Now placing the script at the bottom may give you a situation where for a second or two the JavaScript embedded in the HTML is in place but the script it references hasn't loaded yet. If you had put the script at the top it will take those couple of seconds longer before the HTML displays at all and so your visitors cannot interact with the embedded JavaScript before the script it calls is available because the entire page is waiting for the script to load first before displaying the HTML with the embedded JavaScript. If this is a long delay then your visitors will leave before the page even loads if the script is attached to the head. If it is a short delay then the script will load quickly enough when attached to the bottom of the page that your visitors are unlikely to try to interact with it before the script loads.

Anyway, the worst that can happen when the script is attached to the bottom of the page and your visitors attempt to interact with the embedded JavaScript before the script it calls has loaded is that the call to the yet to be loaded function crashes. This leaves your visitor in the same position as they would be in if their browser didn't support JavaScript and so whatever processing you have in place for the approximately one in twenty of your visitors without JavaScript will also cater for those of your visitors who attempt to interact with the page before it finishes loading.

Any JavaScript that interacts with the HTML in the body of the page can be moved to the bottom of the body without changing how the script works and with the HTML rendering faster in at least some browsers. With the script at the bottom of the body you can also do away with any tests for whether the page has finished loading in most instances since most of the time what you care about is whether the HTML has finished loading and with the script as the last thing in the body you know the HTML is loaded without having to test for it.

So perhaps a better question should be "when wouldn't you be better off moving the script to the bottom of the page?" since the bottom of the page is the best place to put most scripts.

There are exactly two types of scripts that should not be moved to the bottom of the page. The first of these is scripts that contain document.write statements. These need to be placed at the spot in the body of the page where you want the HTML that the script produces to be written. Since you shouldn't be writing scripts using document.write any more the only such scripts will be those provided by your advertising service where the advertiser has yet to update their JavaScript into the 21st Century.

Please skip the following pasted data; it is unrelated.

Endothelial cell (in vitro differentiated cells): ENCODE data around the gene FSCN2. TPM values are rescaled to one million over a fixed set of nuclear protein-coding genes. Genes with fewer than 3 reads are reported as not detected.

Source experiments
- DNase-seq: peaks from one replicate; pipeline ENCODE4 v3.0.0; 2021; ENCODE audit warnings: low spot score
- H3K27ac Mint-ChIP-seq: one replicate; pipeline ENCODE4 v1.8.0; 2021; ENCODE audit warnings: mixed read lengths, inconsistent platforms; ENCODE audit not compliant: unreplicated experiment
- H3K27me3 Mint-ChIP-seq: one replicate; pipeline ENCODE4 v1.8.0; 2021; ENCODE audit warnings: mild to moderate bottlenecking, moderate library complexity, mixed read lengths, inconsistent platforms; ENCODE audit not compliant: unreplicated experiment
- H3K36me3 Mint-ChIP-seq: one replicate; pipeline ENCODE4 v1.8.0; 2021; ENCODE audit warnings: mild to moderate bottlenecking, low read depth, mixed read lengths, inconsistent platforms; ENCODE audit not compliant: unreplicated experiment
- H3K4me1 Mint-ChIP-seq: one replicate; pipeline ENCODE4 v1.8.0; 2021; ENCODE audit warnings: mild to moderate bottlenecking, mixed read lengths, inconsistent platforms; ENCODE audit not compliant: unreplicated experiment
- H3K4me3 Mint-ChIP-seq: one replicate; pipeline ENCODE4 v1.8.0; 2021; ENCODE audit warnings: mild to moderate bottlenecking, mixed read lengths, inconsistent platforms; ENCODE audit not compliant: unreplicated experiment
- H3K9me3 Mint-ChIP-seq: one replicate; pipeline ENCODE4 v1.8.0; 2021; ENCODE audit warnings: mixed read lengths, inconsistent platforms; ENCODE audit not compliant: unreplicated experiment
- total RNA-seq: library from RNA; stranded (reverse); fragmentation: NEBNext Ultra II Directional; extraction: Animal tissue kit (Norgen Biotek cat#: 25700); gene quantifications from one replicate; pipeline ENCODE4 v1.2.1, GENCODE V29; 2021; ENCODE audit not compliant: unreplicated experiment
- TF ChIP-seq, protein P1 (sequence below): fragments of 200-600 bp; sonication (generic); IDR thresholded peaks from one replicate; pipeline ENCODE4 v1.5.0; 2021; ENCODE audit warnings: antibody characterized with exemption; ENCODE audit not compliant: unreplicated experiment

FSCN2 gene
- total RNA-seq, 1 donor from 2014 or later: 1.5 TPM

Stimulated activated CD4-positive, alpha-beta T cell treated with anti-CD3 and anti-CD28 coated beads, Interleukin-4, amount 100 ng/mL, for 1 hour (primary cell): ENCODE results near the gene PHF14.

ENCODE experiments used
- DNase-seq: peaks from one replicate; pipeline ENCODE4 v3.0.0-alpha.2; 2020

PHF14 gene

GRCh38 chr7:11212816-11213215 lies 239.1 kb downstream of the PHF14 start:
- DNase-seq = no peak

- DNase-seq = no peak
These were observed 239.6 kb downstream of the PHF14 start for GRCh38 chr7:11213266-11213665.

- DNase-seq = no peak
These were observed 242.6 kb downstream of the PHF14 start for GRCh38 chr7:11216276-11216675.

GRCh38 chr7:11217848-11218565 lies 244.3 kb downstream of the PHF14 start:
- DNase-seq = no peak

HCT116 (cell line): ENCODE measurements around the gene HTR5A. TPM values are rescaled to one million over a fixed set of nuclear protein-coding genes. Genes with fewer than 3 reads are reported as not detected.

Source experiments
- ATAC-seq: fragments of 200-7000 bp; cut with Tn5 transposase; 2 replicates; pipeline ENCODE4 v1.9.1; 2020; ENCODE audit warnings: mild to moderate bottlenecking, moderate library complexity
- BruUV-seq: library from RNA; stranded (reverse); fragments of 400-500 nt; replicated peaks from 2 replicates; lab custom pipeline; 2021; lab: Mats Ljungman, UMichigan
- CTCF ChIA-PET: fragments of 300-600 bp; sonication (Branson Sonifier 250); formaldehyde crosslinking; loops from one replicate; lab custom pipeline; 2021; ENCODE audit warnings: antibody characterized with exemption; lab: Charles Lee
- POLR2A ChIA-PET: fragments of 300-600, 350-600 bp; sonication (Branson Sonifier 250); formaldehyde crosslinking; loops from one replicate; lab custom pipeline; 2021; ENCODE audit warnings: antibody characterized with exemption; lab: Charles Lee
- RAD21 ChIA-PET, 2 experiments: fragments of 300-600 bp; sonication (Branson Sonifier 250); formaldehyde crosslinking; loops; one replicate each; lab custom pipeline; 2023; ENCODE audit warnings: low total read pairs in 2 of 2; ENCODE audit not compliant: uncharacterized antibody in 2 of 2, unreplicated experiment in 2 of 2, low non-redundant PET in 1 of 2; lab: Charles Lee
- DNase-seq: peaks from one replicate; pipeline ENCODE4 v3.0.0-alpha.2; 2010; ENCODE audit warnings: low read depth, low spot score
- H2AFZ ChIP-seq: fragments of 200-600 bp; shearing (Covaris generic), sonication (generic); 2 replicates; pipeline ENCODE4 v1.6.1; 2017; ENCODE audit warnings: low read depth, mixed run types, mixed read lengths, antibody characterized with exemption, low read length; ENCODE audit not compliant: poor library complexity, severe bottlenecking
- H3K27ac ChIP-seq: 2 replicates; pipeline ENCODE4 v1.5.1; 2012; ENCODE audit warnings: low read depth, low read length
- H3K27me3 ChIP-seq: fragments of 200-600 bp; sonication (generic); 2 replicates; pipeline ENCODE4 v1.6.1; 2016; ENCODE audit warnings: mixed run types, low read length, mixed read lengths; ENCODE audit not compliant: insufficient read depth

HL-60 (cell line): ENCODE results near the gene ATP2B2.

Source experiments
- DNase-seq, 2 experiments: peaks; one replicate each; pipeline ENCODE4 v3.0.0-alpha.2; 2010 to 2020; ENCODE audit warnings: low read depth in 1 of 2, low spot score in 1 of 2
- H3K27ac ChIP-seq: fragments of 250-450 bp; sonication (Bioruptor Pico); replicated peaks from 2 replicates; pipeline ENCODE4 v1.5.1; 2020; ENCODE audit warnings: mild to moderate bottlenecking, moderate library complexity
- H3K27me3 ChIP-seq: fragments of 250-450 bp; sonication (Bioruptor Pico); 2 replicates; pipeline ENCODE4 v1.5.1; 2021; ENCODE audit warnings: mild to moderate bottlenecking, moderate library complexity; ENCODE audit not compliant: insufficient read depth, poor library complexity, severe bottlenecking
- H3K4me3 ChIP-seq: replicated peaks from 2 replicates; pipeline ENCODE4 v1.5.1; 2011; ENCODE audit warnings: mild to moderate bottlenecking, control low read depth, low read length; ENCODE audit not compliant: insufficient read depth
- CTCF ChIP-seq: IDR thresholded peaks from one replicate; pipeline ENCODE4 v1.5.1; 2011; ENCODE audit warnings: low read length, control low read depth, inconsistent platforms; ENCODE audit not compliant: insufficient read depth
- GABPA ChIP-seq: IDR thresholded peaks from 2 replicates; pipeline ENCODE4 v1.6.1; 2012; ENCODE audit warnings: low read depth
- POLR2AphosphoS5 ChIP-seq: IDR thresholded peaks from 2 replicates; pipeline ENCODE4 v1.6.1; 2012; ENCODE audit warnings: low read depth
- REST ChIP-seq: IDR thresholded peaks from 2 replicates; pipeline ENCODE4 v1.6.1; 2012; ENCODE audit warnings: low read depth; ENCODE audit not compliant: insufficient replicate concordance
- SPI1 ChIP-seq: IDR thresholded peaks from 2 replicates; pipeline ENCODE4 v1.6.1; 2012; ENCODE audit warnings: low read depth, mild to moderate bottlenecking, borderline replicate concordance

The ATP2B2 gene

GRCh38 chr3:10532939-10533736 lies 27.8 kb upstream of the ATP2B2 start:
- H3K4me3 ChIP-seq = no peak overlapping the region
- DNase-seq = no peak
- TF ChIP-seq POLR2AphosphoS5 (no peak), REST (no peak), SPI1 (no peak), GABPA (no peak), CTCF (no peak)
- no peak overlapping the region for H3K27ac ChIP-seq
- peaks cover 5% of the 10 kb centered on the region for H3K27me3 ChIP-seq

The second type of script that should not go at the bottom of the page are those that do not interact with the body of the web page at all. There are two sub-categories for this type of script - those where the code in the script is making a decision as to whether to render the page at all and those that gather information about the browser to send to the server. The scripts in the first of these two sub-categories must go in the head of the page so that they can decide whether to render the page or not before it starts rendering. The scripts in the second sub-category can run at any point in the page and will produce the same result and so placing them in the head will send the information to the server slightly sooner while slightly delaying the loading of the page (you'd specify "async" or "delay" on such a script so as to not hold up rendering the HTML in those browsers that support those attributes).

The most interesting thing to notice with respect to this last category of script is that where such scripts are provided by a third party (eg. Google Analytics) the script owners generally recommend attaching the script at the bottom of the web page. The only reason for such placement with this type of script is how the script effects the rendering speed of the HTML.

So taking all these into account the only time the bottom of the page is not the best place to put your script is where it contains document.write or where it needs to be able to stop the page rendering at all.

 

This article written by Stephen Chapman, Felgall Pty Ltd.